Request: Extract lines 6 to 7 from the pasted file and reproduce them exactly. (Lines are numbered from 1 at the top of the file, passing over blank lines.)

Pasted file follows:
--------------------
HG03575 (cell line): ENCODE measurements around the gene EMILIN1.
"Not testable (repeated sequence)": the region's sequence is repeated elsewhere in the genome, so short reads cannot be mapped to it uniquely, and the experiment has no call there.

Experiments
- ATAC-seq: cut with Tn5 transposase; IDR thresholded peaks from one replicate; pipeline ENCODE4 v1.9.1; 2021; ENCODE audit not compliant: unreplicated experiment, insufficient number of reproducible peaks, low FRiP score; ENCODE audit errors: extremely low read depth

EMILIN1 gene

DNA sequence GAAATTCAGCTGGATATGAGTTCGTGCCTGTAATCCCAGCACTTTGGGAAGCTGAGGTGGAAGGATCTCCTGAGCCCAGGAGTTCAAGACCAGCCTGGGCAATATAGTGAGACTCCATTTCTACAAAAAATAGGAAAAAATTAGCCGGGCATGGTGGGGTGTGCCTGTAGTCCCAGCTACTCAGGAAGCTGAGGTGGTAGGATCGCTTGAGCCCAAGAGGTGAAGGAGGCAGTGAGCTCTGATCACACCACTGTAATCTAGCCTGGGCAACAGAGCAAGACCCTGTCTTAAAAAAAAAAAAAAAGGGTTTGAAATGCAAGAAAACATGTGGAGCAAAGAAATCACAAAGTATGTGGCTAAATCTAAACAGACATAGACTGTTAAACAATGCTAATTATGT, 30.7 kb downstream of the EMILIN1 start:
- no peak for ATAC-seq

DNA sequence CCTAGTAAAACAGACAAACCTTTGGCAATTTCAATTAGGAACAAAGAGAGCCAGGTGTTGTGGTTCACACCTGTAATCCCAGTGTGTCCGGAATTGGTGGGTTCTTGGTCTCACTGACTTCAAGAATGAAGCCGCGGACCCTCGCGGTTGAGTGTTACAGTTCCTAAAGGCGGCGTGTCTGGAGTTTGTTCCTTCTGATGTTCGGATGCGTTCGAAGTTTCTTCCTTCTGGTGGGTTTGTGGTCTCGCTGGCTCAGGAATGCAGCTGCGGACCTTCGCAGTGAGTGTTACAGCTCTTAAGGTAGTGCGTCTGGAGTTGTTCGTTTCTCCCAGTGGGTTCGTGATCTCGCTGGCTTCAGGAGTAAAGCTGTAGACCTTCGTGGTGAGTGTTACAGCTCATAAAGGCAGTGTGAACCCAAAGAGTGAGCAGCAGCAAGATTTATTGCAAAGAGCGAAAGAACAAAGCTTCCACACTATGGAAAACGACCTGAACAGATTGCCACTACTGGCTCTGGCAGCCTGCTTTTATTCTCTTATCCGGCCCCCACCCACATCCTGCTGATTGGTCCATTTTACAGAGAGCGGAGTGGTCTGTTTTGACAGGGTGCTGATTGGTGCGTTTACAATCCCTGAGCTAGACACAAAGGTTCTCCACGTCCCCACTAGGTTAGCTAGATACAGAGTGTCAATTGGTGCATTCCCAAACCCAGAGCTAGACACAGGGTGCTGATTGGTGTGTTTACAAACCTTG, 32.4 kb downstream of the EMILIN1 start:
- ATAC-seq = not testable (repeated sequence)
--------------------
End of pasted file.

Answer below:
DNA sequence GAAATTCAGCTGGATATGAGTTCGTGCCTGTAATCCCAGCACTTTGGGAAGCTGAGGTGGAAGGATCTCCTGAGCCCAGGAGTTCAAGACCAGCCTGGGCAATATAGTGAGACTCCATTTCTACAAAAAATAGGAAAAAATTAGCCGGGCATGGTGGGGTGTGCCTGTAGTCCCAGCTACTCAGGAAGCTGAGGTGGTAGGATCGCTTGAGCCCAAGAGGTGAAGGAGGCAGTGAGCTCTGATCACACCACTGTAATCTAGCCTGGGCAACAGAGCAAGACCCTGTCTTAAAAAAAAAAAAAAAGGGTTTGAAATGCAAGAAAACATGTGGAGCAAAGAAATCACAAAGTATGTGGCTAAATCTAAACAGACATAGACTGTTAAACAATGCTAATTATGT, 30.7 kb downstream of the EMILIN1 start:
- no peak for ATAC-seq